Clean Like You Mean It

How to Clean Your Sticky, Icky Hood Filters, According to Babs

Thankfully, tackling them isn’t hard at all.

April 28, 2022

Clean Like You Mean It shows you how to tackle the trickiest spots in your home—whether they’re just plain gross or need some elbow grease. You’ll get the cleaning secrets we’ve learned from grandma, a guide to our handiest tools and helpers, and so much more. Pull on those rubber gloves and queue up the tunes: It’s scour hour!

What would we do without Babs, TikTok’s favorite grandmother? Have a dirty range hood, that’s for sure. Barbara Costello, aka Brunch With Babs, aka Nonna, is the queen of cleaning and cooking on TikTok, offering effective, no-fuss tips to her 1.7 million followers. And she was kind enough to walk us through her process for cleaning an often-overlooked area in the kitchen: underneath your range hood.

The filters on your range hood collect tons of grease and grime as you cook, yet many people (myself included) forget to clean them. One touch will reveal just how sticky and gross these metal filters can get, so grab your favorite purple cleaning gloves and follow Babs’ steps to get your filters looking as good as new.

The Babs Method of Deep-Cleaning Range Hood Filters

If you haven’t washed your range hood filters in a few months (or ever), you’ll definitely need to deep clean them to remove all the grease, grime, and lint. Luckily, the process is fairly simple and takes less than an hour. Here’s what Babs recommends:

  1. Start by filling your sink up with hot water (if your sink is too small to fit the filters, you may want to use the bathtub instead). Add a generous squirt of degreasing dish soap, such as Dawn, and ¼ cup baking soda to help cut through all that grime. Swirl it all together, then submerge the filters in the mixture, and let them soak for 15 to 30 minutes.
  2. As the filters are soaking, use the time to wipe down the rest of your range hood, which can also get covered in a greasy residue. Babs recommends using a soapy sponge to wipe the face and sides of the hood and remove any film. Once it’s clean, you can use a microfiber cloth and white vinegar to wipe down the stainless steel and really make the metal shine.
  3. Once your filters have been soaking for several minutes, use a sponge or non-abrasive scrub brush to remove any remaining grease and gunk. Run the filters under warm water to wash away the residue, then let them air dry before reinstalling them over your stove. (Or, to speed up the process, Babs recommends drying them with a microfiber cloth—it’s one of her favorite inexpensive and versatile learning tools for the kitchen.) It’s that easy!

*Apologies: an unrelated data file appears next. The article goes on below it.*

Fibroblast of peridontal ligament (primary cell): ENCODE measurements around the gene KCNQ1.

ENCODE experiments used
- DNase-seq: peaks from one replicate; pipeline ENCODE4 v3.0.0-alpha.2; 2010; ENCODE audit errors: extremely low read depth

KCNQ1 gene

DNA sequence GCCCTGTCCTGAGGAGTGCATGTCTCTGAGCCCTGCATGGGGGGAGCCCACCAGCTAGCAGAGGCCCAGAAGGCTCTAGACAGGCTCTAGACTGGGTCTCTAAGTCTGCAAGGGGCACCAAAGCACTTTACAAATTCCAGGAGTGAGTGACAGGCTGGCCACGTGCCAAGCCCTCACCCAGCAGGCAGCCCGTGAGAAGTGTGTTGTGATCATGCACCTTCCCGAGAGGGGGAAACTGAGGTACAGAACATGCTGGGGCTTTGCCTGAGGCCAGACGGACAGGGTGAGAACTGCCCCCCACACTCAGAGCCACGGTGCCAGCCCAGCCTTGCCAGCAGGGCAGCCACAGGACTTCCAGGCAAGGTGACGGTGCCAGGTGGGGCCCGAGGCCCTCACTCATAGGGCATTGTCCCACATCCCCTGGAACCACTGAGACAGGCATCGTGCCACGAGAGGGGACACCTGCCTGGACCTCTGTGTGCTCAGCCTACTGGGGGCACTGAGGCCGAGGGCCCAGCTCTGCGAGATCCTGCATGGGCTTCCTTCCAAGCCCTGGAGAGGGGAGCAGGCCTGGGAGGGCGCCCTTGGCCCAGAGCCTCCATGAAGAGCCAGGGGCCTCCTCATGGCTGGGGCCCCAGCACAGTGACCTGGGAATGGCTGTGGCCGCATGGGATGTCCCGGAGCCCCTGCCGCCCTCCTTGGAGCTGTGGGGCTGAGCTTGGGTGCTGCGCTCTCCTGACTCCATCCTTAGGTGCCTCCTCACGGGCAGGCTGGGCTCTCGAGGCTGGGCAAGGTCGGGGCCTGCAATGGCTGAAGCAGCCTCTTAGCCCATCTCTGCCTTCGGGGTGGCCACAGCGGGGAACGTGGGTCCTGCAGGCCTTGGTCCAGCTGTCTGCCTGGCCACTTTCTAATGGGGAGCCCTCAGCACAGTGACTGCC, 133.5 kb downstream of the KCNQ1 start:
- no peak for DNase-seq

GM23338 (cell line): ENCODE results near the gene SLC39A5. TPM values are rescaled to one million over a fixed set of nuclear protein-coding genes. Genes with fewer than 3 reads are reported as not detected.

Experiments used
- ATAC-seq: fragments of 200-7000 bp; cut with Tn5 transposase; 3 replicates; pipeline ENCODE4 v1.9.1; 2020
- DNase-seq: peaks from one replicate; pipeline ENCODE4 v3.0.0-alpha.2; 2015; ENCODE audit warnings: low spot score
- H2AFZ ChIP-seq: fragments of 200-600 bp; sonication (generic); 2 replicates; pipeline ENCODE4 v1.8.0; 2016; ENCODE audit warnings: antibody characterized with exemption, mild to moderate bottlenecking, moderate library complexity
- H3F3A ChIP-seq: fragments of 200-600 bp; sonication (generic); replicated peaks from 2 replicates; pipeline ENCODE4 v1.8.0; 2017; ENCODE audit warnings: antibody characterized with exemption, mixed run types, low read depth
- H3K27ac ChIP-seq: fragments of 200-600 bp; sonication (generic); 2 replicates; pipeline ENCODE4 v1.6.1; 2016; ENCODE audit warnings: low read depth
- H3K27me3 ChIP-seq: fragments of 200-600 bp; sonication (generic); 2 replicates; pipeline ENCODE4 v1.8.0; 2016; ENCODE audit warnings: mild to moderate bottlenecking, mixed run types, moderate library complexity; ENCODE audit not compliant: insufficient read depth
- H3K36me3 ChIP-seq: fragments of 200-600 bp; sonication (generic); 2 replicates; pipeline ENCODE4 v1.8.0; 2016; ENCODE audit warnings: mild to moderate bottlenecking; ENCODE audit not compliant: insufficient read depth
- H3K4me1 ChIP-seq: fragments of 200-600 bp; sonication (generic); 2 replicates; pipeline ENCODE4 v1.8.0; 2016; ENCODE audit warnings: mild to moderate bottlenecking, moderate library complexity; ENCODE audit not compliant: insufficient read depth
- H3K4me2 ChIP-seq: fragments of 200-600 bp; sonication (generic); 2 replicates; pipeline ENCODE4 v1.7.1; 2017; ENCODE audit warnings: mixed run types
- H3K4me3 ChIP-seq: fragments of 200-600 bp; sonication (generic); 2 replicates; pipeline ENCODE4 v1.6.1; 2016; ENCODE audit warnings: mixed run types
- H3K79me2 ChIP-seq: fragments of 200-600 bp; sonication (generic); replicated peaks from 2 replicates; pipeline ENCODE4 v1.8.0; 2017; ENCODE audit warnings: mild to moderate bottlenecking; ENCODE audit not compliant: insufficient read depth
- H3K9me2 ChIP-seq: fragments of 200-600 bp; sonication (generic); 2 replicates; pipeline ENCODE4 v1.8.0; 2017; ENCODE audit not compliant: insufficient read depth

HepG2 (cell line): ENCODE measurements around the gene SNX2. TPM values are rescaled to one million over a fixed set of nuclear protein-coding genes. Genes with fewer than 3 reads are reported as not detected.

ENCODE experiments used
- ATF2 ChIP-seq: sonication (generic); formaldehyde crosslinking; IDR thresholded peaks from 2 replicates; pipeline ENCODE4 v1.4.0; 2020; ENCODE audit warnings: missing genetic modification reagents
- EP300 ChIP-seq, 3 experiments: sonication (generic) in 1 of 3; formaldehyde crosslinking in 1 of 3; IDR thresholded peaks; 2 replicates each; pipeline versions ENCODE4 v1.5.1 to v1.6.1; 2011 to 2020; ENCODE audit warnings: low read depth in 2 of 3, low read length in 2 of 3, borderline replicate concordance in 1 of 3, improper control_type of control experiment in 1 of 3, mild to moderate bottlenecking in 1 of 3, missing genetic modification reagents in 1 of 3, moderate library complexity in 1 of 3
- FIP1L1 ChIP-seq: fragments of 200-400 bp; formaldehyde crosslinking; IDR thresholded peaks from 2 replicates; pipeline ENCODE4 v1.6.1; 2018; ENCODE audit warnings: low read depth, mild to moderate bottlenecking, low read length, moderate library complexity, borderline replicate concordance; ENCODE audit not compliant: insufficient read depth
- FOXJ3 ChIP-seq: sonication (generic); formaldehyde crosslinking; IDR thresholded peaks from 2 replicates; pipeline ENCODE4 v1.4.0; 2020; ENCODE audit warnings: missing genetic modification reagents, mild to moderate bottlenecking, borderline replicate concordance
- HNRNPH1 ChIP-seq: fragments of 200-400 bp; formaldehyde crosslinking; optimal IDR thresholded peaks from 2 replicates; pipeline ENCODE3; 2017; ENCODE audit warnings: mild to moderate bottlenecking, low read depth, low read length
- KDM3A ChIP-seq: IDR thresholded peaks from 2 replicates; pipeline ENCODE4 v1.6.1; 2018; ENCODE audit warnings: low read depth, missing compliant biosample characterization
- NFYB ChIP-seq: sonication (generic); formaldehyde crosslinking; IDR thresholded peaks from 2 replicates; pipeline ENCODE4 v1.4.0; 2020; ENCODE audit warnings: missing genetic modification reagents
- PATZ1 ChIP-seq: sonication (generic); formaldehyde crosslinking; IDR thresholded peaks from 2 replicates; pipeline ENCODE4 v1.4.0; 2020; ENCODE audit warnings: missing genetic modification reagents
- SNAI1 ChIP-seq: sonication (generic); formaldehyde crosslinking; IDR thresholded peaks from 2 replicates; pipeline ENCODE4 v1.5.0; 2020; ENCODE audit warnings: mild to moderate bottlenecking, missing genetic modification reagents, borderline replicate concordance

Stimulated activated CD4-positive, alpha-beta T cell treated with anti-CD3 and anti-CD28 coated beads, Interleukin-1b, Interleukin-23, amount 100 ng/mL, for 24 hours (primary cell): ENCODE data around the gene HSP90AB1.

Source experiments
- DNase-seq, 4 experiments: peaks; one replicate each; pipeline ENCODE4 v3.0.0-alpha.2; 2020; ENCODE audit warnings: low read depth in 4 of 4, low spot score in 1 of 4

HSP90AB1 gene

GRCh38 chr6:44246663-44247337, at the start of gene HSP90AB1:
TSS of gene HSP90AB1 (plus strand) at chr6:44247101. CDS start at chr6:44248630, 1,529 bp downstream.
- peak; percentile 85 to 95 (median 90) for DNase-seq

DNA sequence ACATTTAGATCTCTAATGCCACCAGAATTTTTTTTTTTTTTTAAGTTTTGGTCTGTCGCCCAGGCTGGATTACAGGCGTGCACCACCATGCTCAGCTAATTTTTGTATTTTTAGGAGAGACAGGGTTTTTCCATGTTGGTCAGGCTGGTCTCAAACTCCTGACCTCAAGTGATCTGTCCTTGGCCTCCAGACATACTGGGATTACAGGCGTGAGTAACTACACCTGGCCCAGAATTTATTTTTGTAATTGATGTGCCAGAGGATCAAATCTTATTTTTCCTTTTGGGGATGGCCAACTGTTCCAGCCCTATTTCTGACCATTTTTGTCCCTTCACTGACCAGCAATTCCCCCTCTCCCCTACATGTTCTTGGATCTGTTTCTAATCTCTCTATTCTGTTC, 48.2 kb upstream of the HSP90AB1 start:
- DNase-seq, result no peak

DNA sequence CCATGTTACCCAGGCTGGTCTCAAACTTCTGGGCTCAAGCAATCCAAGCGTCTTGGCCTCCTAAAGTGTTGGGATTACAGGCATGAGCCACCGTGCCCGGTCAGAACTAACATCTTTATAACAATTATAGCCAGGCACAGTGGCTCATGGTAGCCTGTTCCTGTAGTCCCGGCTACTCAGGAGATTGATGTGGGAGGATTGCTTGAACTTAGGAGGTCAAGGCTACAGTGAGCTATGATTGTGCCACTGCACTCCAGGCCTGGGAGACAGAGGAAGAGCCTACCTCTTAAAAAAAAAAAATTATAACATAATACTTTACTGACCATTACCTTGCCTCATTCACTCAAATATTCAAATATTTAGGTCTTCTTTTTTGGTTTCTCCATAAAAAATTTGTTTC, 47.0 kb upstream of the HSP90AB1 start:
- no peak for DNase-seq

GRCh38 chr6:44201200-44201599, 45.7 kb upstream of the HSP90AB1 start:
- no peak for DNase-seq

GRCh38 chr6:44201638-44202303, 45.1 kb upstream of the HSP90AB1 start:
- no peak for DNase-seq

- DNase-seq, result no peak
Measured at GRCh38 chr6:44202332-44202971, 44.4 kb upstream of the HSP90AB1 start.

For A Light, Hands-Off Clean

You should be cleaning your range hood filters once a month or so, and if you keep up with this schedule, they won’t need such heavy-duty scrubbing every time. Instead, most metal range hood filters can simply be placed on the bottom rack of your dishwasher and run through a normal wash cycle for simple, hands-off cleaning. (Of course, you’ll want to consult your user’s manual before to make sure this is OK for your particular model.)

Wait, What About Charcoal Filters?

If you’ve read all this and thought to yourself, “Wait, my range hood filter doesn’t look like that,” don’t fret! Instead of metal filters, some range hoods have charcoal filters, which are black in color. These filters are commonly used in ventless range hoods, which are often found in apartments, and they help remove odors from the air above your stove before recirculating the clean air back into the room.

The good news if you have charcoal filters is that you don’t need to clean them. However, the bad news is that they need to be replaced regularly—most manufacturers recommend putting in new charcoal filters after 120 hours of use, which is around three to six months for most people. You’ll need to find the right type of filters for your particular range hood, and from there, it’s as easy as popping the new ones into place.

Do you have any grandma-approved cleaning tips? Let us know in the comments!
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See what other Food52 readers are saying.

  • Cathryn Lamb
    Cathryn Lamb
  • cpc
  • les corry
    les corry
  • Lydia
  • Negative Nellie
    Negative Nellie
Freelance writer, product tester & baking enthusiast.


Cathryn L. May 26, 2022
My question is about cleaning the inside glass in my oven door. It’s a self cleaning (meh) gas range. I know not to use abrasives and not to get the cording around the glass wet. What to do?
cpc May 10, 2022
Mine are stainless steel and I just put them in the dishwasher. I've also tried filling the sink with hot, hot water and dropping a dishwasher tablet or pod in the water. Leave it for 30 minutes and the grease wipes off pretty easily.
les C. May 10, 2022
Forget the hot tap water,get a large pot of boiling water and pour it over them then watch all the gunk float to the top.Then put em in the dishwasher,works for me.
Lydia May 10, 2022
Found the best solution is soaking the range filters in Krud Kutter in the sun for an hour+ in old sheet pans. Then taking a garden hose and spraying them clean.
Negative N. May 4, 2022
I put mine in the dishwasher about once every 6 months. I just set a reminder on my calendar.
Thor C. April 28, 2022
I have been putting my filters in the dishwasher, is that wrong?
cpc May 10, 2022
No, I do that too. It's the least labor intensive way to get them nice and clean.
DMStenlake May 11, 2022
For the dishwasher method: Does it matter what kind of filter?
cpc May 11, 2022
Mine are stainless steel and they come out of the dishwasher, spotless. If yours are stainless, they're probably fine, if they're the mesh kind of metal, you might want to check what kind of metal before using the dishwasher.
DMStenlake May 12, 2022
Thank you.